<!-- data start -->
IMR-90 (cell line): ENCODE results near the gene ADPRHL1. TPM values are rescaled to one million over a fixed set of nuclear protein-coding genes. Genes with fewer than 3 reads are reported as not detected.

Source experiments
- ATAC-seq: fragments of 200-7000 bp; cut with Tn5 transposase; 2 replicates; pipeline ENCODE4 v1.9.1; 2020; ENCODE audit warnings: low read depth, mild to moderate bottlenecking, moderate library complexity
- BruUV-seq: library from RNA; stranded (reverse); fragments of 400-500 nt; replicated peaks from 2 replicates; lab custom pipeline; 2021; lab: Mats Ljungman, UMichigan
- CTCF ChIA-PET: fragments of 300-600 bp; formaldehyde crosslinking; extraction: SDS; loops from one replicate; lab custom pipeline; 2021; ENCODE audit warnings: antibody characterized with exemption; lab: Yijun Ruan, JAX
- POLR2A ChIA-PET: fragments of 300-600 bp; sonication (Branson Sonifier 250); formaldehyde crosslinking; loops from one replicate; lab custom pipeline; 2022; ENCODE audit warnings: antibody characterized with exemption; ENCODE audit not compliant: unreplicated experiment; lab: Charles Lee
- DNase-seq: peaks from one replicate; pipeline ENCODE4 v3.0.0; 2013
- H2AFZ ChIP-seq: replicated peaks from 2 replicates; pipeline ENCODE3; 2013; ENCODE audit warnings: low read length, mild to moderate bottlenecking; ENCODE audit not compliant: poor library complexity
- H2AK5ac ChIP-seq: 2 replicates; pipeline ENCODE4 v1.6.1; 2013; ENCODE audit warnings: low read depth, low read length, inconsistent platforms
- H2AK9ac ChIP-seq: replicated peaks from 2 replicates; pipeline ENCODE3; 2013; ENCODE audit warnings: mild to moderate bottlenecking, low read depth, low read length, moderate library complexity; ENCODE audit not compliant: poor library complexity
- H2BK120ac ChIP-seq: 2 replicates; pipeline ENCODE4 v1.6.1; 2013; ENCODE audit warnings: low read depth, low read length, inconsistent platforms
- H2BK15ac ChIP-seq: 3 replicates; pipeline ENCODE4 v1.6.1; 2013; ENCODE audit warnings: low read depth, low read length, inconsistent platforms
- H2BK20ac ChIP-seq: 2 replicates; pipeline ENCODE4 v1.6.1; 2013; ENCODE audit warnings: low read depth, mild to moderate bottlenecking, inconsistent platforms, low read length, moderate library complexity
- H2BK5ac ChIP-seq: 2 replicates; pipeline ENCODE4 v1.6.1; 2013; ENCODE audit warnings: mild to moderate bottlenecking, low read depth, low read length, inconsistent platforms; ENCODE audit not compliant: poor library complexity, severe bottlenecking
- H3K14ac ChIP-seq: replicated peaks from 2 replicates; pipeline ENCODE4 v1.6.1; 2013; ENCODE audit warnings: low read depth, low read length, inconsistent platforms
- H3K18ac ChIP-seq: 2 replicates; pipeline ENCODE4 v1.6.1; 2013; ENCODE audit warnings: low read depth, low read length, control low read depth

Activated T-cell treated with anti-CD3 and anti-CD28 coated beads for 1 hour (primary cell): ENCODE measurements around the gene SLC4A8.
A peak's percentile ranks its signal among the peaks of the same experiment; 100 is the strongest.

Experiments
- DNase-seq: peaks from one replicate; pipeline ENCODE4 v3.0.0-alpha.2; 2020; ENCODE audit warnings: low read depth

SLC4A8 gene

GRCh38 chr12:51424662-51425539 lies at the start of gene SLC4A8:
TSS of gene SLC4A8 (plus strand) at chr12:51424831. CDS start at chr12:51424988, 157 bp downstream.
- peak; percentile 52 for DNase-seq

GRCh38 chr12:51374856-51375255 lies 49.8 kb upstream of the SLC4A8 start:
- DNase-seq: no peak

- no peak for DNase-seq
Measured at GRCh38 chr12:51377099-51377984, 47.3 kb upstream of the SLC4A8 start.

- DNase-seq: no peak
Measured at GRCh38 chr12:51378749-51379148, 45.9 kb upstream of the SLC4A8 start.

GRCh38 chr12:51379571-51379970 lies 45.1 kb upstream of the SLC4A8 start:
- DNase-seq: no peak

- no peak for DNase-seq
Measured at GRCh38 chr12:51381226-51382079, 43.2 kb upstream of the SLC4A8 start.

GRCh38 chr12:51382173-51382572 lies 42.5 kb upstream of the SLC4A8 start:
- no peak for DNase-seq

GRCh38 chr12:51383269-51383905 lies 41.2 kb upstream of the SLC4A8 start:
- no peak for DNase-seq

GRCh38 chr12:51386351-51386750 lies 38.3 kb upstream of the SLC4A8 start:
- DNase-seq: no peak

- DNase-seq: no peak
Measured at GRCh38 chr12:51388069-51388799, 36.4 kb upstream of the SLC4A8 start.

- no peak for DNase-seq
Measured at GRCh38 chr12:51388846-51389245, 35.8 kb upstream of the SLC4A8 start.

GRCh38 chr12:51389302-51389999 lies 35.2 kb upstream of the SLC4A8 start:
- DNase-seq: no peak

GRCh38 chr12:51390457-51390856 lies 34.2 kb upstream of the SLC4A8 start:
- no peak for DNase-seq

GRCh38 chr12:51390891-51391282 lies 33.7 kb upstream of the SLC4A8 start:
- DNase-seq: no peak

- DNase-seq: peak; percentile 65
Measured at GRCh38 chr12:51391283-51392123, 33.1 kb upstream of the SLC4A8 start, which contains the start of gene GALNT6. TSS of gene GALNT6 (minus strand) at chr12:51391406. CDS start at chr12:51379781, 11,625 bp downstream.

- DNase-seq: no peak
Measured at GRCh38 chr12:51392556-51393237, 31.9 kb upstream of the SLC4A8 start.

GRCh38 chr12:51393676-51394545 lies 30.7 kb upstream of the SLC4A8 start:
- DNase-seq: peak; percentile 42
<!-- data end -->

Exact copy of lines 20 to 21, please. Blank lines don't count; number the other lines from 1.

- DNase-seq: peaks from one replicate; pipeline ENCODE4 v3.0.0-alpha.2; 2020; ENCODE audit warnings: low read depth

SLC4A8 gene